So to control the process you have to solve such problems:

  1. requirements management
  2. specifications
  3. acceptance testing
Recommended workflow

At the beginning define several scenarios:

  1. what is hierarchy in supplier team, who is responsible and for what? Get all contacts from supplier side.
  2. define "emergency" protocol:
    1. Who has higher rank in supplier company?
    2. How can you contact higher rank person?
    3. What will the response time be in emergency situations?
  • Create the list of requirements and post them to supplier's side. Supplier has to prepare specification on requirements, of course with your help, otherwise you will only loose your own time. Only after several success iterations and when you became sure that supplier understood you well, you can reduce control, but I do not recommend this. It is better to keep control at the same level due to the whole project life time. Always keep communication on high level. Good communication means to you good results.
  • Define estimations and create work plan. Be ready that estimations will be not correct. That is why you have to discuss reporting with supplier. It is most recommended to get once per month total/overall progress report that will in general describe situation. If you will need more details you can ask about once per week report, but be ready that they will be in RAW format, with many technical details.
  • If reports are not sufficient then ask about live meetings, live demos etc. Everything that will give you the understanding of on what phase project is and what the next step will be is good. Don't ask too much, otherwise supplier will spent on management more time then you expect and this will increase cost of the outsourcing.
  • Always ask about work plan, milestones, iterations and estimations. They maybe not always correct, but this will give you the understanding of where you are and won't give you a chance to "loose focus".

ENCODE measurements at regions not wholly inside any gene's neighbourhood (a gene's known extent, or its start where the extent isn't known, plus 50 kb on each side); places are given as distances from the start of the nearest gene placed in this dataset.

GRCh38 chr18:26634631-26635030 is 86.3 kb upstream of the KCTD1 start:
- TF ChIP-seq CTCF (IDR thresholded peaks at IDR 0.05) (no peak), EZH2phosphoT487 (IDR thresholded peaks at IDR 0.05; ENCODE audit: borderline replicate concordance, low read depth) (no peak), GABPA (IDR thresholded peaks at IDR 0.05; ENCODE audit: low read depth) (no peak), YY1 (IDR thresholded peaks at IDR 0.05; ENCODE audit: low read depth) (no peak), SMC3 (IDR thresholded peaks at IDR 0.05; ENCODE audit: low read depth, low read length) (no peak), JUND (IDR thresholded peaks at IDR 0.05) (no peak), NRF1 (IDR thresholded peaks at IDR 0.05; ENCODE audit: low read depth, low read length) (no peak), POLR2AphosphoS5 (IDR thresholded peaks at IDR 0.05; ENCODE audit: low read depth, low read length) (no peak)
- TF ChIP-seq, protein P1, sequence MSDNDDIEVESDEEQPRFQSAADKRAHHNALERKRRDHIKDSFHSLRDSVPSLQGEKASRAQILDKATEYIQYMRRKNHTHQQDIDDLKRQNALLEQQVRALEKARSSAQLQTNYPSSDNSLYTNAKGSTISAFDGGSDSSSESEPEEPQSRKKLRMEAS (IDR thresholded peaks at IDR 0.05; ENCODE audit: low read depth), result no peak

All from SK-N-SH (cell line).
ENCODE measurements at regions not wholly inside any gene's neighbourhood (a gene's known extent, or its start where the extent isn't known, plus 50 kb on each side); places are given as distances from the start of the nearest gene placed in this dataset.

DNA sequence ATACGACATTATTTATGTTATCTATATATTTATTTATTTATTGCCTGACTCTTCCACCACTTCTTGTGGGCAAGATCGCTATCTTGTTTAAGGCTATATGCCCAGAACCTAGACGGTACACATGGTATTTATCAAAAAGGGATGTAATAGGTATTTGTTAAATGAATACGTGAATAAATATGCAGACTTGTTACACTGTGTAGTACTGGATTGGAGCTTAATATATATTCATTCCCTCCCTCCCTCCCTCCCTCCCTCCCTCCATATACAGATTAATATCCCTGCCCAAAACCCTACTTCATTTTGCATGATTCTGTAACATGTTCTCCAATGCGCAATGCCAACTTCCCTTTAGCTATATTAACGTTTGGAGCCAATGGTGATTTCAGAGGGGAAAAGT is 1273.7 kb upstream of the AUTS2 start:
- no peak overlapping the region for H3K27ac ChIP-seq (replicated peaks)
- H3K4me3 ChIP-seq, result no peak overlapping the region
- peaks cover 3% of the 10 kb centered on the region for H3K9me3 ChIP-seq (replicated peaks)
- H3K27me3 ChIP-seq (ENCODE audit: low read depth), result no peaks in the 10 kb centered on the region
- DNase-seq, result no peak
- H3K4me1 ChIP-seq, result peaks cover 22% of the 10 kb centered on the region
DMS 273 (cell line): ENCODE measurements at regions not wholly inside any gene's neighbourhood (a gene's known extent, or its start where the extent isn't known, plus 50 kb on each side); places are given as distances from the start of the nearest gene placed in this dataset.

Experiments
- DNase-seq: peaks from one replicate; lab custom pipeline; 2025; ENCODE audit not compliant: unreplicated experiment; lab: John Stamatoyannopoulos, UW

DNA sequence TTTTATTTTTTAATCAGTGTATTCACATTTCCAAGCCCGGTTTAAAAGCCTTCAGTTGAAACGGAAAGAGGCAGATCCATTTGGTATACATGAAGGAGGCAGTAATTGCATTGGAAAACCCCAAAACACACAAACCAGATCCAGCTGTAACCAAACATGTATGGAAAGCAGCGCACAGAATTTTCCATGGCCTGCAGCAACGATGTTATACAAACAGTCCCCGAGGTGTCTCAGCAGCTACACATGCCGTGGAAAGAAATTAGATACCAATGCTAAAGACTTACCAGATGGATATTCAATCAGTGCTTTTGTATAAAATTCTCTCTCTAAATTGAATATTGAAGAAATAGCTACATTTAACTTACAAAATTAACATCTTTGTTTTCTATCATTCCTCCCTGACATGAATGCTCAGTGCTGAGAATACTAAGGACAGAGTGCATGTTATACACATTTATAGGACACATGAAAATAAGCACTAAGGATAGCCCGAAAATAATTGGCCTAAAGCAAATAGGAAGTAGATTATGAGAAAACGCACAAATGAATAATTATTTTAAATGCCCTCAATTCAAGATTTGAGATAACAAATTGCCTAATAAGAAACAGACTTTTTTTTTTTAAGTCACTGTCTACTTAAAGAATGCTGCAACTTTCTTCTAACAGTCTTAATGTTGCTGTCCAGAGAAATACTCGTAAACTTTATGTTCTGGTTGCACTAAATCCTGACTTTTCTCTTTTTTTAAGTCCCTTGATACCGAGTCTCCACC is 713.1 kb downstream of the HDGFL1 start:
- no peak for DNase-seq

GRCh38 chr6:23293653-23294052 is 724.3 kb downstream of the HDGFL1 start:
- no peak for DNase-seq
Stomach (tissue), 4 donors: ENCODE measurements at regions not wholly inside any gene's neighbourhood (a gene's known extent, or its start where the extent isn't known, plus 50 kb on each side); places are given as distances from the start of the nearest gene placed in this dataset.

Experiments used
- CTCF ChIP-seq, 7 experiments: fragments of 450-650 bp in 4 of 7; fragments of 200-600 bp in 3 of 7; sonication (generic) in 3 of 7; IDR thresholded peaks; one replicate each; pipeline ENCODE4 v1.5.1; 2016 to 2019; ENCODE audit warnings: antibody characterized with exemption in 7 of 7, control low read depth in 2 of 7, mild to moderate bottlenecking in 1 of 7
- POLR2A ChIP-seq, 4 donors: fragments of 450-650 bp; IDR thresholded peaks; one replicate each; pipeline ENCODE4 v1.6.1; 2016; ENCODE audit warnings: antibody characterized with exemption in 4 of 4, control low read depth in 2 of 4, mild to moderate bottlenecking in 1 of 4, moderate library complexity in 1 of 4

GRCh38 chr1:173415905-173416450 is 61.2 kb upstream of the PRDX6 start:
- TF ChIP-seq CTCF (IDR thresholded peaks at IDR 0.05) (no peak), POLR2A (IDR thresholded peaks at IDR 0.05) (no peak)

Don't try to make emergency a usual practice, supplier don't like this and this will show you in not "good colors". They will prefer to break agreement if they will have opportunity.
  • Acceptance testing. Don't pay any money till you become sure that supplier gives you what you want. Define in contract time required for acceptance testing.


What are good strategies for keeping staff turnover low?

This is well know list:

  1. Motivation
  2. Care opportunities
  3. Self-actualization opportunities
  4. Team climate
  5. Workplace conditions
  6. Money:
    1. Salary
    2. Bonuses
    3. Stocks

What are the pros and cons of setting up a local office vs. using an outsourcing partner?

Local office Outsourcing
Better communication Low cost
Better control Control is less
Great cost Different time zone
  Communication time-out
  Different languages (not native speakers)
  Different geographical regions


What are good strategies/options for taking over a team from an outsourcing partner?

Many outsource companies start to discuss this issue in agreements. So be careful with this.

What risks you will have?
  • Investments could be not returned
  • Management overhead
  • Big/Medium start-up investments
  • Trust required or own person on outsource side/area
  • Big delay in infrastructure preparing
  • Not easy repeatable workflow
  • Experienced staff lost
Why should you do this?
  • You want to reduce cost of the development
  • You want to eliminate limits that supplier has (resource limits)
  • You want to share own company influence on other geographical areas
  • Do not try to discuss team take over directly with team members. You don't know how loyal they are.
  • If you want to take a team then prepare the infrastructure for it or find corresponding person who can do this.
  • Find the best workflow for a team.
  • You can try to find small company - invest into it and on it infrastructure reallocate teams from other places.
  • Prepare environment that will allow team to recover lost resources (time, money, training).


Author: Oleksandr Kucherenko, CVO/ArtfulBits, 2007